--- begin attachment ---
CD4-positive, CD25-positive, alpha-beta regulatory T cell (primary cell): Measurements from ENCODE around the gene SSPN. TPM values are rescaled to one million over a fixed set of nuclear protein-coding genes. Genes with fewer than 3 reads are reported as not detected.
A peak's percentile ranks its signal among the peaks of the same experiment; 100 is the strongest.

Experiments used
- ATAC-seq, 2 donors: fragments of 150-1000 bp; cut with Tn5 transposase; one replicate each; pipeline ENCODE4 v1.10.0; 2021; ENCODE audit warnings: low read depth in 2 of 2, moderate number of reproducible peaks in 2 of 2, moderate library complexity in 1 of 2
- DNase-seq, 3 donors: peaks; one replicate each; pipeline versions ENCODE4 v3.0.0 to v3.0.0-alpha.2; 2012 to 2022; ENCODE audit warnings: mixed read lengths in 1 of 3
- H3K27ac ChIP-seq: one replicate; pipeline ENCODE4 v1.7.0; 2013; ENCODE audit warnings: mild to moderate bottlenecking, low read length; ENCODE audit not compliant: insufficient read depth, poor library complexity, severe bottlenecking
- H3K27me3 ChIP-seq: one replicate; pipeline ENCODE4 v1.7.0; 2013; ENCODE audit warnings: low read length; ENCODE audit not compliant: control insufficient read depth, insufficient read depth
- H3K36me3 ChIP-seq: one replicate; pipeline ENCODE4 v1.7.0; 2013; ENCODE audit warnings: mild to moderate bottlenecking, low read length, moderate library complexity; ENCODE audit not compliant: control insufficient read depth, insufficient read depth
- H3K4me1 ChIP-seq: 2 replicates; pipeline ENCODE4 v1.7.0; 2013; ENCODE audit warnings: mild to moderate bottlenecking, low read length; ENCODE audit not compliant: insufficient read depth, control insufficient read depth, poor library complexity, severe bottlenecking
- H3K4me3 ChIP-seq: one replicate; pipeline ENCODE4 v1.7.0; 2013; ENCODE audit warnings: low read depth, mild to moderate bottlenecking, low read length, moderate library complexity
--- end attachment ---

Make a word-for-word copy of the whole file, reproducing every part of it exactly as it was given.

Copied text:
CD4-positive, CD25-positive, alpha-beta regulatory T cell (primary cell): Measurements from ENCODE around the gene SSPN. TPM values are rescaled to one million over a fixed set of nuclear protein-coding genes. Genes with fewer than 3 reads are reported as not detected.
A peak's percentile ranks its signal among the peaks of the same experiment; 100 is the strongest.

Experiments used
- ATAC-seq, 2 donors: fragments of 150-1000 bp; cut with Tn5 transposase; one replicate each; pipeline ENCODE4 v1.10.0; 2021; ENCODE audit warnings: low read depth in 2 of 2, moderate number of reproducible peaks in 2 of 2, moderate library complexity in 1 of 2
- DNase-seq, 3 donors: peaks; one replicate each; pipeline versions ENCODE4 v3.0.0 to v3.0.0-alpha.2; 2012 to 2022; ENCODE audit warnings: mixed read lengths in 1 of 3
- H3K27ac ChIP-seq: one replicate; pipeline ENCODE4 v1.7.0; 2013; ENCODE audit warnings: mild to moderate bottlenecking, low read length; ENCODE audit not compliant: insufficient read depth, poor library complexity, severe bottlenecking
- H3K27me3 ChIP-seq: one replicate; pipeline ENCODE4 v1.7.0; 2013; ENCODE audit warnings: low read length; ENCODE audit not compliant: control insufficient read depth, insufficient read depth
- H3K36me3 ChIP-seq: one replicate; pipeline ENCODE4 v1.7.0; 2013; ENCODE audit warnings: mild to moderate bottlenecking, low read length, moderate library complexity; ENCODE audit not compliant: control insufficient read depth, insufficient read depth
- H3K4me1 ChIP-seq: 2 replicates; pipeline ENCODE4 v1.7.0; 2013; ENCODE audit warnings: mild to moderate bottlenecking, low read length; ENCODE audit not compliant: insufficient read depth, control insufficient read depth, poor library complexity, severe bottlenecking
- H3K4me3 ChIP-seq: one replicate; pipeline ENCODE4 v1.7.0; 2013; ENCODE audit warnings: low read depth, mild to moderate bottlenecking, low read length, moderate library complexity